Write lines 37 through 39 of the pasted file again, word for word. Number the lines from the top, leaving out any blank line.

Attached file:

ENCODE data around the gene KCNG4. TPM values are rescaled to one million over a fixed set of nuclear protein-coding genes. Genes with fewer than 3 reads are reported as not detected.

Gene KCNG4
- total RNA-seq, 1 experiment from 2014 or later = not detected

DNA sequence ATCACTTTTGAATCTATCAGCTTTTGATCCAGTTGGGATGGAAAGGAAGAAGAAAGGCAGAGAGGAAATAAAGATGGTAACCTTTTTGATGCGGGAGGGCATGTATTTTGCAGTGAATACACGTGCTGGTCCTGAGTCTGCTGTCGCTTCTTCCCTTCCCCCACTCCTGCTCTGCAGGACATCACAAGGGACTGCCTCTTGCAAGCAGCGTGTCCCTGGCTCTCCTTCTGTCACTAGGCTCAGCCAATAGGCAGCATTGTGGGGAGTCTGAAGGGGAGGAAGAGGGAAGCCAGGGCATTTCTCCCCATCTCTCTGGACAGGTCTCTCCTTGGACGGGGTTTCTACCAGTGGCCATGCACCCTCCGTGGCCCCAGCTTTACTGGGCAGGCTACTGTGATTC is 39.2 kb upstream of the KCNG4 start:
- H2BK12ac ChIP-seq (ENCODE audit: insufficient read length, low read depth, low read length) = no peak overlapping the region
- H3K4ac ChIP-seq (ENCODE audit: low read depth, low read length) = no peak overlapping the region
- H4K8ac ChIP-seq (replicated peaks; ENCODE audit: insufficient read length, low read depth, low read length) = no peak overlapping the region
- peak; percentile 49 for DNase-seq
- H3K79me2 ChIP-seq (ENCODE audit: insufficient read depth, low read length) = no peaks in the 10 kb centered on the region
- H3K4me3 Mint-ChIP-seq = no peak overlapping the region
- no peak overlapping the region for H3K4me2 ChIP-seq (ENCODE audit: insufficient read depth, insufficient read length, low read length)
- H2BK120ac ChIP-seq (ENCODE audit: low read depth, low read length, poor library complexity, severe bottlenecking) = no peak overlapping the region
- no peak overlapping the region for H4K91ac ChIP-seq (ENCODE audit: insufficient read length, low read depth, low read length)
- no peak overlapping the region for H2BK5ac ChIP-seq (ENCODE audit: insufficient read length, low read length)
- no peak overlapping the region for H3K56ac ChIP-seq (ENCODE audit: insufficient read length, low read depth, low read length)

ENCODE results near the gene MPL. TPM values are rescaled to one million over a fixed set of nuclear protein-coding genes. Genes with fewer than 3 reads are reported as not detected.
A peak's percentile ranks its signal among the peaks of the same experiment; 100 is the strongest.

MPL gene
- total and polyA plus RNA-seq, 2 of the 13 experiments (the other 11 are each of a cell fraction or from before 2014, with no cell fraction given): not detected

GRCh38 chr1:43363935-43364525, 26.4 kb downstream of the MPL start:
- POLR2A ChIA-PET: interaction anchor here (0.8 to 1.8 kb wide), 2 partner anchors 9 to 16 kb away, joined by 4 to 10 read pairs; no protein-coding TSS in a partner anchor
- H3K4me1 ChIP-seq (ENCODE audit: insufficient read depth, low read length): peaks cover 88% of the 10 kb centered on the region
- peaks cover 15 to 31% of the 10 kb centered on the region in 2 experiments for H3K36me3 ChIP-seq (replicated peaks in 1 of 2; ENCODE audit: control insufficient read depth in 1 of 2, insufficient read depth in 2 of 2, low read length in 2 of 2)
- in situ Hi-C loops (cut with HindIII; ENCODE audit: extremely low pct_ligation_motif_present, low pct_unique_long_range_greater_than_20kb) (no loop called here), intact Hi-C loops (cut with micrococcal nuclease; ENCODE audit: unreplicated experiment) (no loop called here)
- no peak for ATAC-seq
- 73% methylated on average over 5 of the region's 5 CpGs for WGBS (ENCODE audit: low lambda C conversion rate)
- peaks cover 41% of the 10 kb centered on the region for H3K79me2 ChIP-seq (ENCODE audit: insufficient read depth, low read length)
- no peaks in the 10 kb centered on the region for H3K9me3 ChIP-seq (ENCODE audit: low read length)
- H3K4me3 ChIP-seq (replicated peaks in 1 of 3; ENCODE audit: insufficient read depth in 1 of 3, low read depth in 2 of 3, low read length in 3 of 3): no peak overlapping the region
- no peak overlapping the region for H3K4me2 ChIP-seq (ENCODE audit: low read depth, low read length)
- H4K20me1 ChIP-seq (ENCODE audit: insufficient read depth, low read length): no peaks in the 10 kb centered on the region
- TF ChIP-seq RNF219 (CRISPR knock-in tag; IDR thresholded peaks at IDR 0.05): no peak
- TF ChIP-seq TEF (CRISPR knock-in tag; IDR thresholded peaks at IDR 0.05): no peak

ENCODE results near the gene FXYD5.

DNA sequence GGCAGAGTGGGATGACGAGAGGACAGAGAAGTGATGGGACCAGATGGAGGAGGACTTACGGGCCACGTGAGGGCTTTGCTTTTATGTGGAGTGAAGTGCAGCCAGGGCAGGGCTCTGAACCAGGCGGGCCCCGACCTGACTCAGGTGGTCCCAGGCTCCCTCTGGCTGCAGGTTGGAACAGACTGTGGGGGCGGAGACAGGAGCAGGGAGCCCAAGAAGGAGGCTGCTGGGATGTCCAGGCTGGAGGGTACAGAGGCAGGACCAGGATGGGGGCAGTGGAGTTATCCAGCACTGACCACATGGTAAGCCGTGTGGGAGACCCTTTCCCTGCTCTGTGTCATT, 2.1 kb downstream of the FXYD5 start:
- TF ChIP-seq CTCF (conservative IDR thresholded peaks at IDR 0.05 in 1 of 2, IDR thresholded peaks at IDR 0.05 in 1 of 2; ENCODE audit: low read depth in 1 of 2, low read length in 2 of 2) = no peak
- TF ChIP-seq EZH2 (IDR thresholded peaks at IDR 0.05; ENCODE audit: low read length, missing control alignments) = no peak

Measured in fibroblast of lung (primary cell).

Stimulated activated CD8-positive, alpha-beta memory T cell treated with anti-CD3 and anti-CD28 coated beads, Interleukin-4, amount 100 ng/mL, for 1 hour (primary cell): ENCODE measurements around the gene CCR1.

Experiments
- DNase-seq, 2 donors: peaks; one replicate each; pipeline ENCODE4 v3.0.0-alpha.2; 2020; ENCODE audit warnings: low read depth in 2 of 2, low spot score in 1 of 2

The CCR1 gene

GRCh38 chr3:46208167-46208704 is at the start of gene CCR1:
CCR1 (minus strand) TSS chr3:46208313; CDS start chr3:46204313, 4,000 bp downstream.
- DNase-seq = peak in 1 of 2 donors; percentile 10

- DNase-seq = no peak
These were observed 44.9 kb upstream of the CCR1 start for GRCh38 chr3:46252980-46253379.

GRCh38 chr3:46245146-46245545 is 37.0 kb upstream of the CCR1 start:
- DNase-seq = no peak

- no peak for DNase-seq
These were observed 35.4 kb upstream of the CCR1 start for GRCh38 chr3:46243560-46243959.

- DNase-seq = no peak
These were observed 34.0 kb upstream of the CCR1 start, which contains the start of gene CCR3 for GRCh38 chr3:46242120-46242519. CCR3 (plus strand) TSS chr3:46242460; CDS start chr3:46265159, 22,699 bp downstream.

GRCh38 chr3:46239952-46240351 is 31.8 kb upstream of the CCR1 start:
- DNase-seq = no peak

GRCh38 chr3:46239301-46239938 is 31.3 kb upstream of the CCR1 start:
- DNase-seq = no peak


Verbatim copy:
- TF ChIP-seq EZH2 (IDR thresholded peaks at IDR 0.05; ENCODE audit: low read length, missing control alignments) = no peak

Measured in fibroblast of lung (primary cell).

Stimulated activated CD8-positive, alpha-beta memory T cell treated with anti-CD3 and anti-CD28 coated beads, Interleukin-4, amount 100 ng/mL, for 1 hour (primary cell): ENCODE measurements around the gene CCR1.